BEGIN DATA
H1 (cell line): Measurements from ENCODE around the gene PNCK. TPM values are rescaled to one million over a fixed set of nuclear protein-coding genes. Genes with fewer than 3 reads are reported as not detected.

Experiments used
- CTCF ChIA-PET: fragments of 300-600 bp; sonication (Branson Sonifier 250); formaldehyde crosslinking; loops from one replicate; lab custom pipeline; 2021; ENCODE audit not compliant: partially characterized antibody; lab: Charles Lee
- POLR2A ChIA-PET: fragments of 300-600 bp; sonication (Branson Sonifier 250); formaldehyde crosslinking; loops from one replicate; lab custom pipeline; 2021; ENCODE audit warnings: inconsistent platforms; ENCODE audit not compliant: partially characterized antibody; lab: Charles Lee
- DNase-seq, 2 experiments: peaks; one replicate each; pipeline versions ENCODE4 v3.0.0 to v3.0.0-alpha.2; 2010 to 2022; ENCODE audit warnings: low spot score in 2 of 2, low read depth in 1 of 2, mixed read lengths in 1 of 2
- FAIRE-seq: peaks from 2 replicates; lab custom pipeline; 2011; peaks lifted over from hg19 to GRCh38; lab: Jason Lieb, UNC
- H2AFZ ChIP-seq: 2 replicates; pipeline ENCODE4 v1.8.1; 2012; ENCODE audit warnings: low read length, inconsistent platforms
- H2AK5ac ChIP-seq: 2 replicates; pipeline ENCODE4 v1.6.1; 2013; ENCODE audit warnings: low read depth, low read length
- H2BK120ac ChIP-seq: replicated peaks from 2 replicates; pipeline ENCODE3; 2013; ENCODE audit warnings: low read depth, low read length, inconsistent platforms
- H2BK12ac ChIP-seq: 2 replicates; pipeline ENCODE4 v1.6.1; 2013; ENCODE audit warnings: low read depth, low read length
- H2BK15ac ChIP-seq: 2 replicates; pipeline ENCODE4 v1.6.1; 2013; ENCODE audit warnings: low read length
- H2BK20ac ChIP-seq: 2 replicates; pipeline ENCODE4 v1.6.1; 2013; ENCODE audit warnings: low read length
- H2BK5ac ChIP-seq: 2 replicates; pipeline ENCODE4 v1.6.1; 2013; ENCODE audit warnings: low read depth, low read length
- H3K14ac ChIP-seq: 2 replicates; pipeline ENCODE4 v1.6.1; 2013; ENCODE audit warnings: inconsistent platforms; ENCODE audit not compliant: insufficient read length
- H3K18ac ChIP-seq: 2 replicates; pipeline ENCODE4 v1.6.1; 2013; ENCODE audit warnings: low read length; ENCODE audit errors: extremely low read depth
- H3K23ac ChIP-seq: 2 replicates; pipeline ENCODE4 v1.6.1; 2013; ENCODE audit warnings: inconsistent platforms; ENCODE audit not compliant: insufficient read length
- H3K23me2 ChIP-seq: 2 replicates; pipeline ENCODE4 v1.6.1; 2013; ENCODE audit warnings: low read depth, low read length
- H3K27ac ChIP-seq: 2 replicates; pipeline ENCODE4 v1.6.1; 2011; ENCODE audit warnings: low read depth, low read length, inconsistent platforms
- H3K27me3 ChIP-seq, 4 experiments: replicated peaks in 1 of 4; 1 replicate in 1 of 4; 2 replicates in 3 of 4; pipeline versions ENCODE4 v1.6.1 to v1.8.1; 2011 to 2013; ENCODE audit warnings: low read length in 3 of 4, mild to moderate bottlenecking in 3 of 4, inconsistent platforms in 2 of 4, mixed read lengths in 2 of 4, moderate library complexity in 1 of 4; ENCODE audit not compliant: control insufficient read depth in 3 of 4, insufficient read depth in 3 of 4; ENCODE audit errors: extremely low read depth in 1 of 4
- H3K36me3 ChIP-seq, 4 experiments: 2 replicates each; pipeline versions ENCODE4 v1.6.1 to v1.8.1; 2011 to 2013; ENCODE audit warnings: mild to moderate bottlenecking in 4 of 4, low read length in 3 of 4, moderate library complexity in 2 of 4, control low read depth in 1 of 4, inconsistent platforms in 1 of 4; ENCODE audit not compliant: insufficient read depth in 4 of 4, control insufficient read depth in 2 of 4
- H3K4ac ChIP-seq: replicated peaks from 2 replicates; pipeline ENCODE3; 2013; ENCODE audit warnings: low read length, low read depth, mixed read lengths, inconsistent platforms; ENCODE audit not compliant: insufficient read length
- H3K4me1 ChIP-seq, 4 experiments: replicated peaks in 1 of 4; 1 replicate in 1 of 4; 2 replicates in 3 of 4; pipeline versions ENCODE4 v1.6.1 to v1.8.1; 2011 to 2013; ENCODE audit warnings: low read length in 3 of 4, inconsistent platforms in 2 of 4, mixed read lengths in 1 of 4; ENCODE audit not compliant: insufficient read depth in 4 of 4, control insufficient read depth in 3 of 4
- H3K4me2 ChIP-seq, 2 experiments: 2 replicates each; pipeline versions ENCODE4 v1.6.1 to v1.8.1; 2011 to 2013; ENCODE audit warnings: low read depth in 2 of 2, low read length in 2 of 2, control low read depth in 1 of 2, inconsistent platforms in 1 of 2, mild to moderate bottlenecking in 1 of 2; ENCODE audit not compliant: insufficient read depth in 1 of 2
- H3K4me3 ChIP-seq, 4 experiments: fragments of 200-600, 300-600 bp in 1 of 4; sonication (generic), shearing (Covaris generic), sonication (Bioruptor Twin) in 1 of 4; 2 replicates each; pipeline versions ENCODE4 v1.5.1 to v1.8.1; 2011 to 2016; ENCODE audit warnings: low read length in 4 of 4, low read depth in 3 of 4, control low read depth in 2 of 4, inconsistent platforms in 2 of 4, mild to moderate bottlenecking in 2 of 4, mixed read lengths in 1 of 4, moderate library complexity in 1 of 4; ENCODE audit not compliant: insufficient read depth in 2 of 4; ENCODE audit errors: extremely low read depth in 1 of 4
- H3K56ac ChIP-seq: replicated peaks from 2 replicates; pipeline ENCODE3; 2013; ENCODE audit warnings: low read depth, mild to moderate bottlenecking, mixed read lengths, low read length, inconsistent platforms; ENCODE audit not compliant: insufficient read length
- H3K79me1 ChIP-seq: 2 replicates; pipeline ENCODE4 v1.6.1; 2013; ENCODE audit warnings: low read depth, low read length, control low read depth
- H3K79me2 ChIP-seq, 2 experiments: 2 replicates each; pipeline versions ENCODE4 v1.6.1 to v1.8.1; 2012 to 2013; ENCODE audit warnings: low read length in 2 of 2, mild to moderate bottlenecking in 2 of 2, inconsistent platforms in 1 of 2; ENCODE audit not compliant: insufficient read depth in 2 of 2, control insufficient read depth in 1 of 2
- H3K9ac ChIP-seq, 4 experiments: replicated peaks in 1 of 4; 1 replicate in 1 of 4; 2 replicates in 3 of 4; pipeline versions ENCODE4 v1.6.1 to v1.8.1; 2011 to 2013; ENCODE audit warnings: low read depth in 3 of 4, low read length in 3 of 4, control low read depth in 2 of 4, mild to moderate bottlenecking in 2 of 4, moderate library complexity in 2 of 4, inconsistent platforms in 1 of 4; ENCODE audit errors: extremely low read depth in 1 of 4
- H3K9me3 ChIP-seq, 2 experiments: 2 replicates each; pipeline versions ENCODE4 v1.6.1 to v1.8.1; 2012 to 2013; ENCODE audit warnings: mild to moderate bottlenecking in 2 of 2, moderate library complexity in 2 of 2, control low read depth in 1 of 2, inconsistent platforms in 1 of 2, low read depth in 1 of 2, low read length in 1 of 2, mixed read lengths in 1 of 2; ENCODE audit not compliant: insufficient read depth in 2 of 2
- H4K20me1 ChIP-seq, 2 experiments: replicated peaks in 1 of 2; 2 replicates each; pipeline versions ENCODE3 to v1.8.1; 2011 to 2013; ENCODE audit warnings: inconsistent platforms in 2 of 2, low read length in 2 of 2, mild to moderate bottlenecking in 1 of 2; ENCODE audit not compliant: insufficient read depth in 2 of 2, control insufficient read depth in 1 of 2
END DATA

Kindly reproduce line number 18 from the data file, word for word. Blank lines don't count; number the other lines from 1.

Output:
- H3K27ac ChIP-seq: 2 replicates; pipeline ENCODE4 v1.6.1; 2011; ENCODE audit warnings: low read depth, low read length, inconsistent platforms